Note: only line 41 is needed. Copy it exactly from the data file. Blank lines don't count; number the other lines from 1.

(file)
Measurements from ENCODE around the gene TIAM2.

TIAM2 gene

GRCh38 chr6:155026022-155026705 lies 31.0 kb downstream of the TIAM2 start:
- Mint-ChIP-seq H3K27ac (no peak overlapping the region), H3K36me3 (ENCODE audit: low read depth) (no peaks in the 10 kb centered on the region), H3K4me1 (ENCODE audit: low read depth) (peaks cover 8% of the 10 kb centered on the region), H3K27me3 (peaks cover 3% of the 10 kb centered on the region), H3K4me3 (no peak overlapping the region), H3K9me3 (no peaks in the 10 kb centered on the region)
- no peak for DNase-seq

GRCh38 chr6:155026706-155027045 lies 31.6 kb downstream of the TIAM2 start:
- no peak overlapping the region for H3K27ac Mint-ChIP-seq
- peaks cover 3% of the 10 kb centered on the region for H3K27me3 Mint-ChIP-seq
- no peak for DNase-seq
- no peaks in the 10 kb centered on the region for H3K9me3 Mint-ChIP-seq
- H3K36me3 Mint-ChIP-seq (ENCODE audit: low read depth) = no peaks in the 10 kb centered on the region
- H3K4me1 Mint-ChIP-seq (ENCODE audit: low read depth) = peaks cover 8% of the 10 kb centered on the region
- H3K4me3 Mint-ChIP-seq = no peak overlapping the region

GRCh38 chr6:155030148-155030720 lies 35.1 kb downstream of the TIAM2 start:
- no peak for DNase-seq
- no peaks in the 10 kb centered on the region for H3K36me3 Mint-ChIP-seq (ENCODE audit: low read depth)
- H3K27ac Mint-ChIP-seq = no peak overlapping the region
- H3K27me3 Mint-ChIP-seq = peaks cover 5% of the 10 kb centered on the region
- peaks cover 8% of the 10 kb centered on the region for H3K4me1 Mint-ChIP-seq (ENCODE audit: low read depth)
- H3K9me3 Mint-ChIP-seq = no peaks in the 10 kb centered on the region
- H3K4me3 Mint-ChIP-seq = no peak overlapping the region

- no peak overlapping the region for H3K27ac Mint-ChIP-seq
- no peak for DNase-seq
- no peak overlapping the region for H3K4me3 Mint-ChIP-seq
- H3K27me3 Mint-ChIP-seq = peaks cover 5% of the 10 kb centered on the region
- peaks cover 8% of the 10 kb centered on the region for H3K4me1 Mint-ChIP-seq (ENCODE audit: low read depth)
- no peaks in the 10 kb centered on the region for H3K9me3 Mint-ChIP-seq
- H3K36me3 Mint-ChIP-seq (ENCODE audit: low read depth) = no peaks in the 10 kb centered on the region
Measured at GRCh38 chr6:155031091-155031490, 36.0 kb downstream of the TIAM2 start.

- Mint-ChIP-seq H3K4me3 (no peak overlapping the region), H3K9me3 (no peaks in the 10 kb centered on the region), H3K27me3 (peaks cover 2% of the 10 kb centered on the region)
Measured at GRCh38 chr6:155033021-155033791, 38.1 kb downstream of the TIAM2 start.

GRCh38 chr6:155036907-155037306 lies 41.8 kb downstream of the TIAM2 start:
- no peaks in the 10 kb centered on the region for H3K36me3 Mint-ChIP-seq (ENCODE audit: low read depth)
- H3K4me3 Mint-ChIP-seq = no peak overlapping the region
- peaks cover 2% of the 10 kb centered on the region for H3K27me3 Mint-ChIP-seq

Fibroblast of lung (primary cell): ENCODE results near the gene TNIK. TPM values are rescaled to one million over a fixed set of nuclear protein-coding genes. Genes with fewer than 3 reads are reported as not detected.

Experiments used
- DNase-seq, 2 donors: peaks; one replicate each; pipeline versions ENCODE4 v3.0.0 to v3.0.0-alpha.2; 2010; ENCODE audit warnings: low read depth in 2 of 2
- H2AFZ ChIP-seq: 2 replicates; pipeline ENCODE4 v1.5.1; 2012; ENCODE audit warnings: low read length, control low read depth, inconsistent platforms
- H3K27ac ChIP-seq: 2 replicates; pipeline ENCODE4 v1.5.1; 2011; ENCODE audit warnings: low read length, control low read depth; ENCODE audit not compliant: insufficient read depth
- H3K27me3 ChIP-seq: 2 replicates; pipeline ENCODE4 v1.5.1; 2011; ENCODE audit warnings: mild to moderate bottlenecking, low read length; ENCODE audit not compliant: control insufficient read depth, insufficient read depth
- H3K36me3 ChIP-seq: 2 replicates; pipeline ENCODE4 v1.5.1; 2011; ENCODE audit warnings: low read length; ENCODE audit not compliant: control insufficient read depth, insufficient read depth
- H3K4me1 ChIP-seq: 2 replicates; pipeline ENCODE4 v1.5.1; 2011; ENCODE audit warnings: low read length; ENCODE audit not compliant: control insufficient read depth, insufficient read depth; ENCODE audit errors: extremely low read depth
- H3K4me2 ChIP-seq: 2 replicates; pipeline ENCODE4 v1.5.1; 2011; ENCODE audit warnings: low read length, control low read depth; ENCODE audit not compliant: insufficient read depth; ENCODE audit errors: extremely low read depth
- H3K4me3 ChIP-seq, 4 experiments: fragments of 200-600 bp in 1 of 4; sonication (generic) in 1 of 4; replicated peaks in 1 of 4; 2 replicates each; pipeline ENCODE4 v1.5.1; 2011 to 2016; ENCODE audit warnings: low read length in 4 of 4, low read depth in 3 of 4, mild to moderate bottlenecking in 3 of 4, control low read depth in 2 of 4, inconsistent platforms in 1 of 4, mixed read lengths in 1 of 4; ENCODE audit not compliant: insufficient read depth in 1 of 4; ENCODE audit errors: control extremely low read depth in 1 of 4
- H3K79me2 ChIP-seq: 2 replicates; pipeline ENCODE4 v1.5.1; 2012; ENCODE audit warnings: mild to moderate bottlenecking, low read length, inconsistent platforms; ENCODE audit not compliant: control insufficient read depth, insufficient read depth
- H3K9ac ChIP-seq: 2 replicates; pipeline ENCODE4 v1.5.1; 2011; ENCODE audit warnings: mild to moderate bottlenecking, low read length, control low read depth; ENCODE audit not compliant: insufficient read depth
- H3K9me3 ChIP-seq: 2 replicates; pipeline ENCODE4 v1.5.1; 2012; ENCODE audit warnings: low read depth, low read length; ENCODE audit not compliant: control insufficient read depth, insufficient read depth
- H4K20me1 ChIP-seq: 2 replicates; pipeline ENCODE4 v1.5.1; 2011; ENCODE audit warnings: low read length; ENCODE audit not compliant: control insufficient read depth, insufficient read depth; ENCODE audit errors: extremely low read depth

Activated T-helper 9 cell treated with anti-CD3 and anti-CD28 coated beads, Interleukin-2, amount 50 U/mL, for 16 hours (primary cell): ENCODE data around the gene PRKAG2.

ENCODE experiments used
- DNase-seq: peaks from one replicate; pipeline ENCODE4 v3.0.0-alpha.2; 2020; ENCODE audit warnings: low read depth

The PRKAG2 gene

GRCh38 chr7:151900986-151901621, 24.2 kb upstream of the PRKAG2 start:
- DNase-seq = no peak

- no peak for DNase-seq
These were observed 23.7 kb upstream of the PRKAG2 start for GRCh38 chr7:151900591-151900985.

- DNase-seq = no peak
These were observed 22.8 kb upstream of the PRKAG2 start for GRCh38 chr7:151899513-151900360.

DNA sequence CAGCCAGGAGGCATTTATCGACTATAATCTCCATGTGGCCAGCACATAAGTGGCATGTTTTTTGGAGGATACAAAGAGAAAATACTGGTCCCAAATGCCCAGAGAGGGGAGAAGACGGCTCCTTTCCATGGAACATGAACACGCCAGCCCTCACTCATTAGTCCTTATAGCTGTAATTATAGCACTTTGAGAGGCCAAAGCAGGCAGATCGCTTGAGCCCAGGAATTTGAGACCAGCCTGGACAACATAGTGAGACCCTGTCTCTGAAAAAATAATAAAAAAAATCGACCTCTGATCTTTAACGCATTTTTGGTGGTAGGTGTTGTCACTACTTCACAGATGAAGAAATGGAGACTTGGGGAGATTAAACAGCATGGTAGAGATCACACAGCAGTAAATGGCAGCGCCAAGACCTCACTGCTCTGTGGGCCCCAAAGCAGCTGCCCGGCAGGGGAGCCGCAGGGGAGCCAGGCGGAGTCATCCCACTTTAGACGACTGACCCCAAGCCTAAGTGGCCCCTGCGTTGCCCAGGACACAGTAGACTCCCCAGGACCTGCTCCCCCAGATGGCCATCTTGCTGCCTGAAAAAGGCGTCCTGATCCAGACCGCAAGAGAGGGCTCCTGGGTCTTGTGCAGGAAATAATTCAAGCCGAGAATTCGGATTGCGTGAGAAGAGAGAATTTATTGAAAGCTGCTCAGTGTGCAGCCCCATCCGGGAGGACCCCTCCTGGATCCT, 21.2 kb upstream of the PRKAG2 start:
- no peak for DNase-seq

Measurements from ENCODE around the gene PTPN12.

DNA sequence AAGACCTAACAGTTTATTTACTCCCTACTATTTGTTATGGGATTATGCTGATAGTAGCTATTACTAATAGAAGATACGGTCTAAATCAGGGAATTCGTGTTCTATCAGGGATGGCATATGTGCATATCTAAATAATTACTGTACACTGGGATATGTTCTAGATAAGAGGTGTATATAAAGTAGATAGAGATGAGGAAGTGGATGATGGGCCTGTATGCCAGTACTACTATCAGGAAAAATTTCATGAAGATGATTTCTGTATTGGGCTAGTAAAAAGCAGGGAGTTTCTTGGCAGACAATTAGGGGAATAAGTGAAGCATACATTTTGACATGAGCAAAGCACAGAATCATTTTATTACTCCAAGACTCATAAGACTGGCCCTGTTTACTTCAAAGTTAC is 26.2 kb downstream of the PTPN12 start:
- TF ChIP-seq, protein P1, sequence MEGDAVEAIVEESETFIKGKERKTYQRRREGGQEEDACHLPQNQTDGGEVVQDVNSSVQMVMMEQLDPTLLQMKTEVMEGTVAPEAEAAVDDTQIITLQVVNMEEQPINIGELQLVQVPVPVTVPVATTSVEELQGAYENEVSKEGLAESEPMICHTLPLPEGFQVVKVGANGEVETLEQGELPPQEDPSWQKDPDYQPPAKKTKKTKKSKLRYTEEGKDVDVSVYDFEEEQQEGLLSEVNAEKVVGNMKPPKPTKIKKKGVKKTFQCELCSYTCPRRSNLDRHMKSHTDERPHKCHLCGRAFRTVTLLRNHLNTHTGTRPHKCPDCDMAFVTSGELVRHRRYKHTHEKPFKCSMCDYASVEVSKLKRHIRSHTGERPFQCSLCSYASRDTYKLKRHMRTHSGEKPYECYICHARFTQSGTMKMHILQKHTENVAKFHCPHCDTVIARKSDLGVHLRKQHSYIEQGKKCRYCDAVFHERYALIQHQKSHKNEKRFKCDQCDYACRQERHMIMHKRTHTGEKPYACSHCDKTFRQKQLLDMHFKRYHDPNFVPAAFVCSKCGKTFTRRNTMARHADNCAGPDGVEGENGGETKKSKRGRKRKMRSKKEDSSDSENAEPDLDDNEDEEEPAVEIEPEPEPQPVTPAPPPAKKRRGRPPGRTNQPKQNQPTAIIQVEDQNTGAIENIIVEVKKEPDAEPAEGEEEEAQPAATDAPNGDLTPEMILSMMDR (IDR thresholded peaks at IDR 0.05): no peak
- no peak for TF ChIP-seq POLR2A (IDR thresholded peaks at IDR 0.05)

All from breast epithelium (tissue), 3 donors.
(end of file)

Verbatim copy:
- H3K27me3 ChIP-seq: 2 replicates; pipeline ENCODE4 v1.5.1; 2011; ENCODE audit warnings: mild to moderate bottlenecking, low read length; ENCODE audit not compliant: control insufficient read depth, insufficient read depth